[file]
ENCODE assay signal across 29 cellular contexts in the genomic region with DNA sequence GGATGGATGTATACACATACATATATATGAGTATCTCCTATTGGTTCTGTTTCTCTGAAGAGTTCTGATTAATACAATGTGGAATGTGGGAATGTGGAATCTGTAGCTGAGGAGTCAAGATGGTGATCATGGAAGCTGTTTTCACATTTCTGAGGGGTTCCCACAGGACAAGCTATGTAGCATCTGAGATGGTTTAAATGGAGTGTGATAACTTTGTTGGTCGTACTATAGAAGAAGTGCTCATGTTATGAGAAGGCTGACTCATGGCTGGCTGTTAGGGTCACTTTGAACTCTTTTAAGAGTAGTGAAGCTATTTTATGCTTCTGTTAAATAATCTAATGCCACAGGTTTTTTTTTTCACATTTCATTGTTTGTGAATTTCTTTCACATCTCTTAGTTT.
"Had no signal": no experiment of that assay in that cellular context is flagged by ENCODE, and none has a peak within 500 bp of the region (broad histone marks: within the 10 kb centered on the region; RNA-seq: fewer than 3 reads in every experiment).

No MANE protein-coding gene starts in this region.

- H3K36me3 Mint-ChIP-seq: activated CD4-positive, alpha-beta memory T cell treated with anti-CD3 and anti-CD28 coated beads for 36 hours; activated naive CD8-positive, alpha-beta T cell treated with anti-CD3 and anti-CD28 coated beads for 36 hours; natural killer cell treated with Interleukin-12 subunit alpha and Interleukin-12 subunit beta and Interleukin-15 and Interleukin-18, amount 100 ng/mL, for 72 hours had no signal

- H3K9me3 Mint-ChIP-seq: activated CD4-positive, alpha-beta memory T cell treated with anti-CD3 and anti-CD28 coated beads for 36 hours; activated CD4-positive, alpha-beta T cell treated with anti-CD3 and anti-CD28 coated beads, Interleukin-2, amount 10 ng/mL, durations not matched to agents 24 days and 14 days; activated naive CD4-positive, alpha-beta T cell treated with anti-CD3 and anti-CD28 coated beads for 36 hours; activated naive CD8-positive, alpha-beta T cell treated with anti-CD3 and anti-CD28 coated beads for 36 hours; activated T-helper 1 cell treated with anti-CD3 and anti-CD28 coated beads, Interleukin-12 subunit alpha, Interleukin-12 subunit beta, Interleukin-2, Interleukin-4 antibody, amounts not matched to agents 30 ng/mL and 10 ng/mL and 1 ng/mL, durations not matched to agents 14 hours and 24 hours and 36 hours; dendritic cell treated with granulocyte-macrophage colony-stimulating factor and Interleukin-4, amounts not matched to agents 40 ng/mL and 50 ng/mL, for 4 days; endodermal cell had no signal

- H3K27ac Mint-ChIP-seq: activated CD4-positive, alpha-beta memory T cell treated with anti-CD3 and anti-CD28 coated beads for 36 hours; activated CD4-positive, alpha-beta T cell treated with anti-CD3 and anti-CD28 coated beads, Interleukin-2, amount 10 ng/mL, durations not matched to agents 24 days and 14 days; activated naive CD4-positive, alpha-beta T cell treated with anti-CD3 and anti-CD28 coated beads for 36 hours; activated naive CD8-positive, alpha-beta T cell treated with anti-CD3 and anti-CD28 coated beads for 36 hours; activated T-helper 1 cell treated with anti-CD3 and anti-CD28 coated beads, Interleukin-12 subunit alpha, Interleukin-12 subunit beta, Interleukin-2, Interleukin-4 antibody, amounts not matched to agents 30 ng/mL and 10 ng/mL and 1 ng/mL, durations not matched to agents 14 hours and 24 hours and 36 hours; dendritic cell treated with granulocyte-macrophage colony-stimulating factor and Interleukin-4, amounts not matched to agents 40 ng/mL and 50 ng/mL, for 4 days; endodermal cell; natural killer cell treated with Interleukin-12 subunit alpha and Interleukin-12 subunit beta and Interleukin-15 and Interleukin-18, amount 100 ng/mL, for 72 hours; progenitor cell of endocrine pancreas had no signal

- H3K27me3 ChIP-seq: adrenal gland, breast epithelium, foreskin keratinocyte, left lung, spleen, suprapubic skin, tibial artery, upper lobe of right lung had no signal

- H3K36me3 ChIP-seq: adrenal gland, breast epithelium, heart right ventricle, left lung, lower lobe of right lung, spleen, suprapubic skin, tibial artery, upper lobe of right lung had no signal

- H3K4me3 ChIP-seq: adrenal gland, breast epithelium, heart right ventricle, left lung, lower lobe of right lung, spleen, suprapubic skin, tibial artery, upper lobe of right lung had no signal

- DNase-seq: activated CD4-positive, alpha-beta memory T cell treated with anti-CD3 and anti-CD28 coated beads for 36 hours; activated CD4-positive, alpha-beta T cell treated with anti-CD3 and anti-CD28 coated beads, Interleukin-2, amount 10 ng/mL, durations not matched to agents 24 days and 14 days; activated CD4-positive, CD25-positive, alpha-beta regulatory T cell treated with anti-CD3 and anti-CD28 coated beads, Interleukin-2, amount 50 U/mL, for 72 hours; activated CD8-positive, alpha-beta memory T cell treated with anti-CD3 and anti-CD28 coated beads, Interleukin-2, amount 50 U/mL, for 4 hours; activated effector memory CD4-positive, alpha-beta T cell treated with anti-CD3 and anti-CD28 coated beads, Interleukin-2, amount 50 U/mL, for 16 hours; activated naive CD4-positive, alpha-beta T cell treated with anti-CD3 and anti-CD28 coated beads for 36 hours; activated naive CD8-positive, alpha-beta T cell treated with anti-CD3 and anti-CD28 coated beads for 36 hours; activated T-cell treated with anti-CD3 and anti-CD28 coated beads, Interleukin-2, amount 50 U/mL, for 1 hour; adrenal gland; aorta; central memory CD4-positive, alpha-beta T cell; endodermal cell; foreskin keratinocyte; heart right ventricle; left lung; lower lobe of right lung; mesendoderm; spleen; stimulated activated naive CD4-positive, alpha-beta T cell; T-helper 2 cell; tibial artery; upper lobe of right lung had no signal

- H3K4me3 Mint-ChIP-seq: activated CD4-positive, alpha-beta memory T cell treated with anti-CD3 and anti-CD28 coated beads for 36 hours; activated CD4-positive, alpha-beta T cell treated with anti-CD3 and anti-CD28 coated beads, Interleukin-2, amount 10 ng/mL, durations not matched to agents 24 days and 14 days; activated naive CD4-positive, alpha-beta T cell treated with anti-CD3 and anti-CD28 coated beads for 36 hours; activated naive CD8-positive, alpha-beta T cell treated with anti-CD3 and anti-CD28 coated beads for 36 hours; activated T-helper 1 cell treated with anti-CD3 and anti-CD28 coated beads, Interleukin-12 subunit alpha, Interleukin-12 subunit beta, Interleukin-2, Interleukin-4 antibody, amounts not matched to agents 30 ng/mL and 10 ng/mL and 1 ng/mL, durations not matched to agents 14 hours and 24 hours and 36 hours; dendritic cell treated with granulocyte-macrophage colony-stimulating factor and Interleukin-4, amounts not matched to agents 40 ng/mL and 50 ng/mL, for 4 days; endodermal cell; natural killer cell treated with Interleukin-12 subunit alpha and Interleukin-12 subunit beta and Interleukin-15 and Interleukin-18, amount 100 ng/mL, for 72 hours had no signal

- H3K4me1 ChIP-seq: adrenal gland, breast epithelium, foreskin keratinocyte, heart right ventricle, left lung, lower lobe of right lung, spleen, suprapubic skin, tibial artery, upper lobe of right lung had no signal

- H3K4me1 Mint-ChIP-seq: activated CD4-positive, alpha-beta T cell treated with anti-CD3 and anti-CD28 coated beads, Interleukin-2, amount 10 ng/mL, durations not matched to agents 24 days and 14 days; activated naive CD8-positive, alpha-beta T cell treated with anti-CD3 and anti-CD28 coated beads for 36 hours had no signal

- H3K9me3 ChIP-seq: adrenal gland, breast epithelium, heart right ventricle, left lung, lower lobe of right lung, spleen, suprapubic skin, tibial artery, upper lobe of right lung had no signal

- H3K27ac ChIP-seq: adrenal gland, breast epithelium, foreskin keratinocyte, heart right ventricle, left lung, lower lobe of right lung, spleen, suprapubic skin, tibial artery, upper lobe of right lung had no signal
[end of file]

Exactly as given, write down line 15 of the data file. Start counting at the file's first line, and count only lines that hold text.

- H3K27ac ChIP-seq: adrenal gland, breast epithelium, foreskin keratinocyte, heart right ventricle, left lung, lower lobe of right lung, spleen, suprapubic skin, tibial artery, upper lobe of right lung had no signal